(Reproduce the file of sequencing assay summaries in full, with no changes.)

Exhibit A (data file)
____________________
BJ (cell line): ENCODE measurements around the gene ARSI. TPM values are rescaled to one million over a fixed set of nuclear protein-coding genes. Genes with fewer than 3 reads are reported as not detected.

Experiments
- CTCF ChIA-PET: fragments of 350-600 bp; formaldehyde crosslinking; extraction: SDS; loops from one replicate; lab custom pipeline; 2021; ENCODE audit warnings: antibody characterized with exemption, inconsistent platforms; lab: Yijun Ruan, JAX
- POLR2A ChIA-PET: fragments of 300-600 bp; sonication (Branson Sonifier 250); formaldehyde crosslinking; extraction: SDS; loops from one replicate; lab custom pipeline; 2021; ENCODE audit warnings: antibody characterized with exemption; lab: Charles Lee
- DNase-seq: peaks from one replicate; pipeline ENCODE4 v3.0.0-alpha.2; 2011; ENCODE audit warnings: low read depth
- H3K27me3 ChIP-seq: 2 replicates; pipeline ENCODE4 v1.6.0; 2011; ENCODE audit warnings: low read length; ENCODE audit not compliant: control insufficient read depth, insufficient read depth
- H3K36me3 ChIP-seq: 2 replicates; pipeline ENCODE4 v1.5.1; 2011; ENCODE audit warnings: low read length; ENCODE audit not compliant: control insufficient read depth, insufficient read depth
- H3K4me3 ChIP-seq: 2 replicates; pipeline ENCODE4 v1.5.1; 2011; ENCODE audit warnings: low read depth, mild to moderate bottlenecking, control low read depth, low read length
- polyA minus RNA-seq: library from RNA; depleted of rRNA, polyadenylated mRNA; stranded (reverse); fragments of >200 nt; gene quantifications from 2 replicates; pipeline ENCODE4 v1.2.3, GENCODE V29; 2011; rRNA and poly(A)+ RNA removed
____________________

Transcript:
BJ (cell line): ENCODE measurements around the gene ARSI. TPM values are rescaled to one million over a fixed set of nuclear protein-coding genes. Genes with fewer than 3 reads are reported as not detected.

Experiments
- CTCF ChIA-PET: fragments of 350-600 bp; formaldehyde crosslinking; extraction: SDS; loops from one replicate; lab custom pipeline; 2021; ENCODE audit warnings: antibody characterized with exemption, inconsistent platforms; lab: Yijun Ruan, JAX
- POLR2A ChIA-PET: fragments of 300-600 bp; sonication (Branson Sonifier 250); formaldehyde crosslinking; extraction: SDS; loops from one replicate; lab custom pipeline; 2021; ENCODE audit warnings: antibody characterized with exemption; lab: Charles Lee
- DNase-seq: peaks from one replicate; pipeline ENCODE4 v3.0.0-alpha.2; 2011; ENCODE audit warnings: low read depth
- H3K27me3 ChIP-seq: 2 replicates; pipeline ENCODE4 v1.6.0; 2011; ENCODE audit warnings: low read length; ENCODE audit not compliant: control insufficient read depth, insufficient read depth
- H3K36me3 ChIP-seq: 2 replicates; pipeline ENCODE4 v1.5.1; 2011; ENCODE audit warnings: low read length; ENCODE audit not compliant: control insufficient read depth, insufficient read depth
- H3K4me3 ChIP-seq: 2 replicates; pipeline ENCODE4 v1.5.1; 2011; ENCODE audit warnings: low read depth, mild to moderate bottlenecking, control low read depth, low read length
- polyA minus RNA-seq: library from RNA; depleted of rRNA, polyadenylated mRNA; stranded (reverse); fragments of >200 nt; gene quantifications from 2 replicates; pipeline ENCODE4 v1.2.3, GENCODE V29; 2011; rRNA and poly(A)+ RNA removed